Allergic disease represents a spectrum of disorders including allergy, asthma, and parasitic helminth infections, which afflict more than 3 billion individuals worldwide. Current treatment options (steroids in the case of allergy and asthma; de-worming drugs for helminth infection) focus on treating the symptoms rather than prevention or the root cause of the underlying disease. Thus, the current standard of care in most cases is not curative, does not prevent secondary attacks or infections, and requires frequent treatments to control disease recurrence. Because most allergic disorders share many of the same underlying features and allergic hallmarks, there is great interest in identifying novel disease targets, whic are central to the development and maintenance of allergic inflammation, and therefore, when targeted, can provide long-term protection against a broad spectrum of allergic diseases. Preliminary data provided in the proposal has identified the AP-1 transcription factor BATF as one such candidate factor. BATF-deficient mice and novel reporter systems designed to explore allergic immunity in vivo have revealed that BATF is essential for the induction of allergic inflammation and immunity to the parasitic helminth Nippostrongylus brasiliensis. Furthermore, these initial studies indicate that BATF likely regulates the function and/or development of three essential cell types critical for the induction of allergic immunity to intestinal helminths. These cell types are T-helper type 2 (Th2) cells, follicular T cells (Tfh), and group 2 innate lymphoid cells (ILC2). The objective of this proposal is to identify the cellular and molecular mechanisms by which BATF regulates allergic immunity. Our central hypothesis is that BATF regulates Interleukin-4 (IL-4) and IL-13 production in Tfh, Th2, and ILC2 by modulating chromatin accessibility and long-range intrachromosomal interactions between the locus control region in the rad50 gene and the IL-4 and IL-13 promoters. IL-4 and IL-13 are two cytokines absolutely required for development of the allergic pathology. The central hypothesis will be tested in two specific aims: 1) Determine the role of BATF in anti-helminth immunity; 2) Define the molecular mechanism by which BATF regulates Type-2 cytokine production. The proposed project is innovative because it uses novel, in vivo reporter mouse strains and molecular and biochemical approaches to reveal the significance of a hitherto unknown molecular mechanism central to the control of allergic inflammation, and challenges the status quo that BATF has a limited role in Th2 and ILC2 cell function. This proposal is significant as it is expected to bridge a fundamental gap in our understanding of the underlying mechanisms inducing allergic disease. Bridging of this gap helps to integrate our current understanding of AP-1 transcription factors in allergic disease, and represents a major advancement for the development of therapies effective at ameliorating a spectrum of allergic disorders. This proposal also lays the foundation for exploring whether enhancement of BATF during vaccination is capable of providing more effective long-term immunity to helminth infection.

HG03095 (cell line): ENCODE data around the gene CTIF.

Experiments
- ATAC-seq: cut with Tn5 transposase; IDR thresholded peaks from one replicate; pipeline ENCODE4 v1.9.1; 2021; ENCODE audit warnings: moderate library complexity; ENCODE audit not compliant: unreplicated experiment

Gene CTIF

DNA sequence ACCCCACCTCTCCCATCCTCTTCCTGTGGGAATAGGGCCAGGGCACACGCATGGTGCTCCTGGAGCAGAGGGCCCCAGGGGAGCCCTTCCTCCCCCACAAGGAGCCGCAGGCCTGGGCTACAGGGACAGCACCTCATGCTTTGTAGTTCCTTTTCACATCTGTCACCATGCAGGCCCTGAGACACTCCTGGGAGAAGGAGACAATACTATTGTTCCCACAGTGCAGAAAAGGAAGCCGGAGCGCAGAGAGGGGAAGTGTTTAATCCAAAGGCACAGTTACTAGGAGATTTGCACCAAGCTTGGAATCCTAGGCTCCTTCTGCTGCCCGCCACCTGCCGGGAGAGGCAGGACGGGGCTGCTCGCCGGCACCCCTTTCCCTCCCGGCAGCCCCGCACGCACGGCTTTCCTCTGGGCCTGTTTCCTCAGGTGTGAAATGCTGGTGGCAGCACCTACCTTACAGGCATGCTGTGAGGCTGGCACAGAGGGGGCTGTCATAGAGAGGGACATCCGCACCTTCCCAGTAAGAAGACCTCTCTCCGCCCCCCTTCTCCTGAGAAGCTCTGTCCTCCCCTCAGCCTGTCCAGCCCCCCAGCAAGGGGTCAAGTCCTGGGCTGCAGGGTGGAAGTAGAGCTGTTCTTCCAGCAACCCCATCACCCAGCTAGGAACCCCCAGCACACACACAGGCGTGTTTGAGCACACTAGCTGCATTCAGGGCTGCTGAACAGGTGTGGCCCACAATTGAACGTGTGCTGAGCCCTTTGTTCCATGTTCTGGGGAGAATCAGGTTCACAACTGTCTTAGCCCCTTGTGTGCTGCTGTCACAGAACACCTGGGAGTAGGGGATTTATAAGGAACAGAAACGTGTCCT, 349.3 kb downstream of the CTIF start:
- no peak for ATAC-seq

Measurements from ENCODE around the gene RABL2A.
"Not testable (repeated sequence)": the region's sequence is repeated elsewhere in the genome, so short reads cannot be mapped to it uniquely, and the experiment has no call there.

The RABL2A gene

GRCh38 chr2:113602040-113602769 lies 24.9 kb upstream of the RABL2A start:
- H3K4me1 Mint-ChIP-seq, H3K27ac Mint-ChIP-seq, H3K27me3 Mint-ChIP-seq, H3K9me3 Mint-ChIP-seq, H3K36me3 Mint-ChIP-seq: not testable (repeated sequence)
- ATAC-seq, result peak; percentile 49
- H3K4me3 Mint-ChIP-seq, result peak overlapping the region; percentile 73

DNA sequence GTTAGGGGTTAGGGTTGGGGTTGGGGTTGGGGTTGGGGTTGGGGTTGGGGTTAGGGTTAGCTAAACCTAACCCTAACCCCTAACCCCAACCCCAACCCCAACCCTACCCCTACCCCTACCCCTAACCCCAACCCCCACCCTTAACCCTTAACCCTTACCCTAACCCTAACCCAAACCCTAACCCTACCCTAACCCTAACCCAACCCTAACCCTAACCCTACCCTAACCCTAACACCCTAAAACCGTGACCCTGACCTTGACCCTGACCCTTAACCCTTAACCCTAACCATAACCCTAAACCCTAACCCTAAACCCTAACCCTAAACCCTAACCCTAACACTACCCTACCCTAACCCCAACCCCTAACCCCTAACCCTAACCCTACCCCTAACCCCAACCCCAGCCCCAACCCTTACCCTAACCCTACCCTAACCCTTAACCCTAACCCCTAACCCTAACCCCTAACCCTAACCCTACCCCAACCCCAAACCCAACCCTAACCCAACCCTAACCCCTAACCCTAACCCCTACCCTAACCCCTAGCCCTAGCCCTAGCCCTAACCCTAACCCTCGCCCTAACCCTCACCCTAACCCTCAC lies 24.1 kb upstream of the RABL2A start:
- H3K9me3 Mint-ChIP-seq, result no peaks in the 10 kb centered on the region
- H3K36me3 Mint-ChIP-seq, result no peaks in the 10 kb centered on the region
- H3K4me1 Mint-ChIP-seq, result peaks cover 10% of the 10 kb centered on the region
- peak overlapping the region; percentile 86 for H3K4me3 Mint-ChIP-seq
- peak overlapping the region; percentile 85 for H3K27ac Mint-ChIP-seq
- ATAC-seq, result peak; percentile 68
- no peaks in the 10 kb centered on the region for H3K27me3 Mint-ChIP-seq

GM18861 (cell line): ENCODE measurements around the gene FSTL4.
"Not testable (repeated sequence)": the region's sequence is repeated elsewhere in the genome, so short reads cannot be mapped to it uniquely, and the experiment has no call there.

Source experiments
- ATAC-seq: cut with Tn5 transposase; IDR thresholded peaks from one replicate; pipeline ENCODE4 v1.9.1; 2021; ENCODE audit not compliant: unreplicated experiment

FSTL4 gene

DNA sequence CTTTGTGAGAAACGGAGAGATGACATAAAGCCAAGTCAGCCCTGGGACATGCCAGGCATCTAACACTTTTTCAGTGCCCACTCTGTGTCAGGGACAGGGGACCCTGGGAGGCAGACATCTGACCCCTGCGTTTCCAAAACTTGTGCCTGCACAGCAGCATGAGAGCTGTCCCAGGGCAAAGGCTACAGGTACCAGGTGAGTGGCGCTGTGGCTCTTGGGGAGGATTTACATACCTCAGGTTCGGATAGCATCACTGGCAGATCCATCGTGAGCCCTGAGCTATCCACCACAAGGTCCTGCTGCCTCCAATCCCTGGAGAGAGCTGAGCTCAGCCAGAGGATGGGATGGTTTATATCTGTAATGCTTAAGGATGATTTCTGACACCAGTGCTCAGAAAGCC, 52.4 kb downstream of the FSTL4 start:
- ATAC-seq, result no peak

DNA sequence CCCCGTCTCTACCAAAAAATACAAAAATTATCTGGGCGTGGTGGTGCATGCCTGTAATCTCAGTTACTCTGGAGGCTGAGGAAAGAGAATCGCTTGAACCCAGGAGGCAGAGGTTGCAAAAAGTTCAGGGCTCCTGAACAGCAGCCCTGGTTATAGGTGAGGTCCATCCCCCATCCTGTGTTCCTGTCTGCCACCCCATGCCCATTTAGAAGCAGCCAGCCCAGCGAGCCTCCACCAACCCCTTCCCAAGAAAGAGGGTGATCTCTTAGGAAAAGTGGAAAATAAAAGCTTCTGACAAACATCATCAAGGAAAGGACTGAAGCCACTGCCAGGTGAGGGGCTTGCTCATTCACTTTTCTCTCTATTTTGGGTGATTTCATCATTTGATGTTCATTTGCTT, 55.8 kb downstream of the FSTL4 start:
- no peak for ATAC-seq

The proposed research is relevant to public health because a more complete understanding of how allergic inflammation is induced will increase our overall understanding of the broad-spectrum of allergic diseases that in total afflict over 3 billion peopl worldwide. This proposal is relevant to the mission of NIH for providing important advancements in the realm of human health as allergic disease incidence continues to rise in the United States and parasitic helminth infection afflicts 1 in 4 people worldwide. As such allergic diseases represent a major health challenge over the next decade both in terms of patient care as well as the fiscal burden that care entails.
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